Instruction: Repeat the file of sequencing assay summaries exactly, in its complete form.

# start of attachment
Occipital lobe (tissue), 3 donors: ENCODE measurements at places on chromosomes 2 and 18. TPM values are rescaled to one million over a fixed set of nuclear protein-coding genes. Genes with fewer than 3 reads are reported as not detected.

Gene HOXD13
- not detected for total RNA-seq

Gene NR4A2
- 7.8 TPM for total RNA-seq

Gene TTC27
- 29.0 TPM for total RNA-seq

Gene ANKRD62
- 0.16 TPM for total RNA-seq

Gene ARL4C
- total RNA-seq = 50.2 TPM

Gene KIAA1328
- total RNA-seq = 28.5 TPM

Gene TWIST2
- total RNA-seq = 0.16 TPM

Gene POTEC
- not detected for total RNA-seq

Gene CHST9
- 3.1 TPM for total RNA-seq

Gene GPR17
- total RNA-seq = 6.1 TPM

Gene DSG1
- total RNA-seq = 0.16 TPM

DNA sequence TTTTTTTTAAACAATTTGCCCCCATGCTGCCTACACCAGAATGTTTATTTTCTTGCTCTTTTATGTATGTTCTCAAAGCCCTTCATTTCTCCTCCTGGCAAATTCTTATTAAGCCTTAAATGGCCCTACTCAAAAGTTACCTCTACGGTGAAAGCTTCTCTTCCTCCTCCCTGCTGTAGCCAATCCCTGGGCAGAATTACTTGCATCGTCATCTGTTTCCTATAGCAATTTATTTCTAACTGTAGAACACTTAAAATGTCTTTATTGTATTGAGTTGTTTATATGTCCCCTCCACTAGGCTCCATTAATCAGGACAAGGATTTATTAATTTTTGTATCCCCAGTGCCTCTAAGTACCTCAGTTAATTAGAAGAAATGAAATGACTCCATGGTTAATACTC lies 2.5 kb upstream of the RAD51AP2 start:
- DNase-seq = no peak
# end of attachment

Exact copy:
Occipital lobe (tissue), 3 donors: ENCODE measurements at places on chromosomes 2 and 18. TPM values are rescaled to one million over a fixed set of nuclear protein-coding genes. Genes with fewer than 3 reads are reported as not detected.

Gene HOXD13
- not detected for total RNA-seq

Gene NR4A2
- 7.8 TPM for total RNA-seq

Gene TTC27
- 29.0 TPM for total RNA-seq

Gene ANKRD62
- 0.16 TPM for total RNA-seq

Gene ARL4C
- total RNA-seq = 50.2 TPM

Gene KIAA1328
- total RNA-seq = 28.5 TPM

Gene TWIST2
- total RNA-seq = 0.16 TPM

Gene POTEC
- not detected for total RNA-seq

Gene CHST9
- 3.1 TPM for total RNA-seq

Gene GPR17
- total RNA-seq = 6.1 TPM

Gene DSG1
- total RNA-seq = 0.16 TPM

DNA sequence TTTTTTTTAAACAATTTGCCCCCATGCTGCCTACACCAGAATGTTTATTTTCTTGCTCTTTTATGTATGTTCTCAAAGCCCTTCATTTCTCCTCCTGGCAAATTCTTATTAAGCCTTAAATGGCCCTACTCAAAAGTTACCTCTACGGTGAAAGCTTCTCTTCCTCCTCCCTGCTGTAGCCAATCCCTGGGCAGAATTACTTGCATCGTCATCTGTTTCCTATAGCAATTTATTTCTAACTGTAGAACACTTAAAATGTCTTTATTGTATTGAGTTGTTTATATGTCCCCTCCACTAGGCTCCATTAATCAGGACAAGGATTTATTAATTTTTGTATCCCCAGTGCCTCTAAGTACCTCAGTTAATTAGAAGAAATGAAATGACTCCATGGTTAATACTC lies 2.5 kb upstream of the RAD51AP2 start:
- DNase-seq = no peak